Developed for emerging academic writers, Primary Research and Writing offers a fresh take on the nature of doing research in the writing classroom. Encouraging students to write about topics for which they have a passion or personal connection, this text emphasizes the importance of primary research in developing writing skills and abilities.
Authors Lynée Lewis Gaillet and Michelle F. Eble have built a pedagogical approach that makes archival and primary research interesting, urgent, and relevant to emerging writers. Students are able to explore ways of analyzing their findings and presenting their results to their intended readers.
With in-text features to aid students in understanding primary research and its role in their writing, chapters include special elements such as:
This text has a robust companion website that provides resources for instructors and students, with sample syllabi, chapter overviews, lecture outlines, sample assignments, and a list of class resources.
Primary Research and Writing is an engaging textbook developed for students in the beginning stages of their academic writing careers, and prepares its readers for a lifetime of research and writing.
Primary Research and Writing transformed the way I teach first year composition. When students become researchers, they become passionate about research and writing. My students saw research, writing, and critical analysis as relevant and even necessary activities. As a result, my classroom became a community of scholars immersed in examining the world around them, and I haven't looked back since. Candace Nadon, professor at Fort Lewis College
Teaching writing via communities and primary research truly enlivens and enriches the first-year classroom. Primary Research and Writing: People, Places, and Spaces is an incredibly useful text for exploring how to gather and write up firsthand data in the twenty-first century. Filled with wide-ranging contemporary examples, the text connects research and writing methods with various local and global communities in a manner that students find helpful and accessible. Matthew Sansbury, professor at Georgia State University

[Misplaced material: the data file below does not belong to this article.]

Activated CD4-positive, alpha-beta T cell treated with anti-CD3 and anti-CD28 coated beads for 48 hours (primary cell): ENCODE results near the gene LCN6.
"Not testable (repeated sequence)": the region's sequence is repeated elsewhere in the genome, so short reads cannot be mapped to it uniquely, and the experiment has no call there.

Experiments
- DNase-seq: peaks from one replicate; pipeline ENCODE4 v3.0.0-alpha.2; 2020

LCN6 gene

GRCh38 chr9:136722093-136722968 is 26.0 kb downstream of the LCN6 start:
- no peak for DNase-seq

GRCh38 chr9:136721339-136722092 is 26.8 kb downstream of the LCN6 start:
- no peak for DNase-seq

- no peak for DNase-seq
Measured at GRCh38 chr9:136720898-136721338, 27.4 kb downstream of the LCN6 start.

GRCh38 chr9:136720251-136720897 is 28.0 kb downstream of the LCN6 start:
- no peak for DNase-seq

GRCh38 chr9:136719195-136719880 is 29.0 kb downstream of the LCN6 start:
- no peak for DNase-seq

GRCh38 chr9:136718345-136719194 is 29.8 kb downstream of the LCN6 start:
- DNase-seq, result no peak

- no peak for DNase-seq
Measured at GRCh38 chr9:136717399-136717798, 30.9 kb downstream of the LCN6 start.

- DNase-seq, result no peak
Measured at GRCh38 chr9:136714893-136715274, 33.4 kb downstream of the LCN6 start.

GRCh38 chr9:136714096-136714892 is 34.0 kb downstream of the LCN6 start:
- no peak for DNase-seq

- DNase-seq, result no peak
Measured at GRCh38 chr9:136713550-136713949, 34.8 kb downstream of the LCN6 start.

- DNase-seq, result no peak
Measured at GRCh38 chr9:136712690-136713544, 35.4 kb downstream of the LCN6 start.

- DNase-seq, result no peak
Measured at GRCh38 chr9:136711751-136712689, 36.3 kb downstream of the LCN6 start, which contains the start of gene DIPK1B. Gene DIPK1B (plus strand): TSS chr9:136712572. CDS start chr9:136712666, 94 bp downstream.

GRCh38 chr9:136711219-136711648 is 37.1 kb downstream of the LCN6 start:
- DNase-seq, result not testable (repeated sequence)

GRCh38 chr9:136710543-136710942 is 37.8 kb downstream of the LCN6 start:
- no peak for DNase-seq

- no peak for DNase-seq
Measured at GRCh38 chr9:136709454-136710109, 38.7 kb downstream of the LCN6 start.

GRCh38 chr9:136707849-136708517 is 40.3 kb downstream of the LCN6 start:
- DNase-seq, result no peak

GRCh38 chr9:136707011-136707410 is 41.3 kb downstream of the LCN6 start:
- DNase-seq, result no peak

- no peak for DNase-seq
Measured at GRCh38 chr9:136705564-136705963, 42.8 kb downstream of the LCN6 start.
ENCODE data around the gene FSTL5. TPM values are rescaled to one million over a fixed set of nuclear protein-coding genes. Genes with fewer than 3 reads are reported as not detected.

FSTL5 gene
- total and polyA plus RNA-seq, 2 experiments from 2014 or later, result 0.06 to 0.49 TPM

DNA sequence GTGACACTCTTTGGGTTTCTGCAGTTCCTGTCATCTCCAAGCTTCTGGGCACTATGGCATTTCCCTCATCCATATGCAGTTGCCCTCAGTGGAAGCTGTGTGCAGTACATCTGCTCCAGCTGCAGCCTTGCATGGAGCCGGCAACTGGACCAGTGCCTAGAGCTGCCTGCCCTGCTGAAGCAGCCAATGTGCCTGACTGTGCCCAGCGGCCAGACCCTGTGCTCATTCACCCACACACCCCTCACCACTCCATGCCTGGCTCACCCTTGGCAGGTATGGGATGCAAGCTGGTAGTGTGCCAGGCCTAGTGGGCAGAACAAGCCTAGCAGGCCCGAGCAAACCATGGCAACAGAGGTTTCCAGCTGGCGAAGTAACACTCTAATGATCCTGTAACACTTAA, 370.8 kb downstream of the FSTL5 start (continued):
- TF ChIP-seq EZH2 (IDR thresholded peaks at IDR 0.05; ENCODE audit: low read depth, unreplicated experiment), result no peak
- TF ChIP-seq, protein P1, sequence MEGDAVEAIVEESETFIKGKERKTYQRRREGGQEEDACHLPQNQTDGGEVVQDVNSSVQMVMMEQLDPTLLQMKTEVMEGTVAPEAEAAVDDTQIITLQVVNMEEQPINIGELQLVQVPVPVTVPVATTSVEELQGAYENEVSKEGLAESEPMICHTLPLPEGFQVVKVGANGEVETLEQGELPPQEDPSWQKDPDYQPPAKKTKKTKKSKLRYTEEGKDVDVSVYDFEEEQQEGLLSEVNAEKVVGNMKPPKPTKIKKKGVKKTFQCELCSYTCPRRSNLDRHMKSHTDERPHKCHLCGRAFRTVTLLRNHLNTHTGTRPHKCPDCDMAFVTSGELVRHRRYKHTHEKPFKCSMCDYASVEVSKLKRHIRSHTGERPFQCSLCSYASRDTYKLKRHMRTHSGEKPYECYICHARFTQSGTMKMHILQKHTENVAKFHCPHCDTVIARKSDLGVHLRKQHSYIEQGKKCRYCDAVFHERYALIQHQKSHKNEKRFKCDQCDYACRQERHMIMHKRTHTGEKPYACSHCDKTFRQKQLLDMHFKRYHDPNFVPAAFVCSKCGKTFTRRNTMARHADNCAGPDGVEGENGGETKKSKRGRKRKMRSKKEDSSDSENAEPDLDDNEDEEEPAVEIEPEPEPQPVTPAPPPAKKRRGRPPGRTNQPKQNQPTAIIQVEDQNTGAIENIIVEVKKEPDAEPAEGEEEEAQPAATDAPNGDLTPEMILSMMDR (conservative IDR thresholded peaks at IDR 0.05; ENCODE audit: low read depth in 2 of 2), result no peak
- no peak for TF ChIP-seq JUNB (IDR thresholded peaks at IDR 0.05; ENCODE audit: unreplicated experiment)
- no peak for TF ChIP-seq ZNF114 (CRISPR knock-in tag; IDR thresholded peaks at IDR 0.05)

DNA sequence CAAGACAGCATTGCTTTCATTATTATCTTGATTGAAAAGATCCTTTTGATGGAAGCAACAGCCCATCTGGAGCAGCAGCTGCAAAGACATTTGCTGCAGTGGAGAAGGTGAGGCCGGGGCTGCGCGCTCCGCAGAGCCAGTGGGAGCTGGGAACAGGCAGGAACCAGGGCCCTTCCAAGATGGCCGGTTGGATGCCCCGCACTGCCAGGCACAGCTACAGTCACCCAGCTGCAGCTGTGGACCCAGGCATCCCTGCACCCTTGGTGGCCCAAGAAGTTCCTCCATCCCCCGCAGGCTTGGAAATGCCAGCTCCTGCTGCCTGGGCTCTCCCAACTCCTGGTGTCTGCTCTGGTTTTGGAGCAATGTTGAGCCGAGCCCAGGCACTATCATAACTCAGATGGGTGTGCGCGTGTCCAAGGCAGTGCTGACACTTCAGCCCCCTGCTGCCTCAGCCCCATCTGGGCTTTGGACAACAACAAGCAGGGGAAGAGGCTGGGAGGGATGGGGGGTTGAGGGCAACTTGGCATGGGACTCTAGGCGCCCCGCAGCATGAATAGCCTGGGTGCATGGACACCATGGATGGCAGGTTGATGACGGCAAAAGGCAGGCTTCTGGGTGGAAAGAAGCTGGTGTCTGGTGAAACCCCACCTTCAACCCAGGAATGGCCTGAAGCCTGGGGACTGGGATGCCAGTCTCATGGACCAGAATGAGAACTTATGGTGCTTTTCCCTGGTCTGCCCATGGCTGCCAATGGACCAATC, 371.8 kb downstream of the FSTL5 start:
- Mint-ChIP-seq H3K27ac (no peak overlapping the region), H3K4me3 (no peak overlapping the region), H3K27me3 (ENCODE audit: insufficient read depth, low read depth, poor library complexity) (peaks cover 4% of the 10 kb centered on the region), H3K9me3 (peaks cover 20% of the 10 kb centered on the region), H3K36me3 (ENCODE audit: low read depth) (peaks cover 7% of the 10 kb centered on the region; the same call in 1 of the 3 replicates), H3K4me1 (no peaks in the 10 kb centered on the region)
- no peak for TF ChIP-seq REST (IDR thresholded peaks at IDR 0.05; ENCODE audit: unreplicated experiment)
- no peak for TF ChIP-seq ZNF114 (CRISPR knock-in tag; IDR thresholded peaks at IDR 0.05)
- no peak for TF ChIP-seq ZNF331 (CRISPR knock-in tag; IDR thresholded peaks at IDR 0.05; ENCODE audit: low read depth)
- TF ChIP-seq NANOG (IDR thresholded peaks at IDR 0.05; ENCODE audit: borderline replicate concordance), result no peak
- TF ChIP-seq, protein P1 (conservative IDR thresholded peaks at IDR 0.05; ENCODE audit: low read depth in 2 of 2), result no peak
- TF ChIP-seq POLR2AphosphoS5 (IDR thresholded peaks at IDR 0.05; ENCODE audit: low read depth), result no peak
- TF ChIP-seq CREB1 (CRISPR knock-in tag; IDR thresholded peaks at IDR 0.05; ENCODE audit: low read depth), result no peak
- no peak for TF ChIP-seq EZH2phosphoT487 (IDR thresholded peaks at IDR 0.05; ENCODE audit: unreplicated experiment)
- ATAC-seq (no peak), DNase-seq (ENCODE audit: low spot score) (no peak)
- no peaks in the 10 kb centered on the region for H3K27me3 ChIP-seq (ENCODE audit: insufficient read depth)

Revitalize and recharge your composition or expository writing or history or service-learning class! This approach energized my students, who took off running to investigate a community of their choice using primary sources in the archives and in the world around them. I had the joy of seeing them take ownership of their writing. Amanda C. Gable, Graduate Teaching Assistant at Georgia State University
Part I : Primary Research and Rhetorical Tools
1. Introduction to Primary Research
2. Defining and Engaging with Communities
3. Identifying a Research Topic and Thinking Like a Researcher
4. Becoming an Authority on a Topic
Part II: Methods for Inquiry and Conducting Primary Research
5. Beginning Archival Research: A Practical Guide
6. Fieldwork and Ethnographic Observation
7. Interviews: Researching People
8. Surveys: Researching Beliefs, Opinions, and Attitudes
Part III: Writing and Delivering your Research
9. A Rhetorical Approach to Research and Writing
10. Reporting and Delivering Research Findings
11. Documenting your Research: MLA
12. Documenting Your Research: APA
Appendix -Archival Resources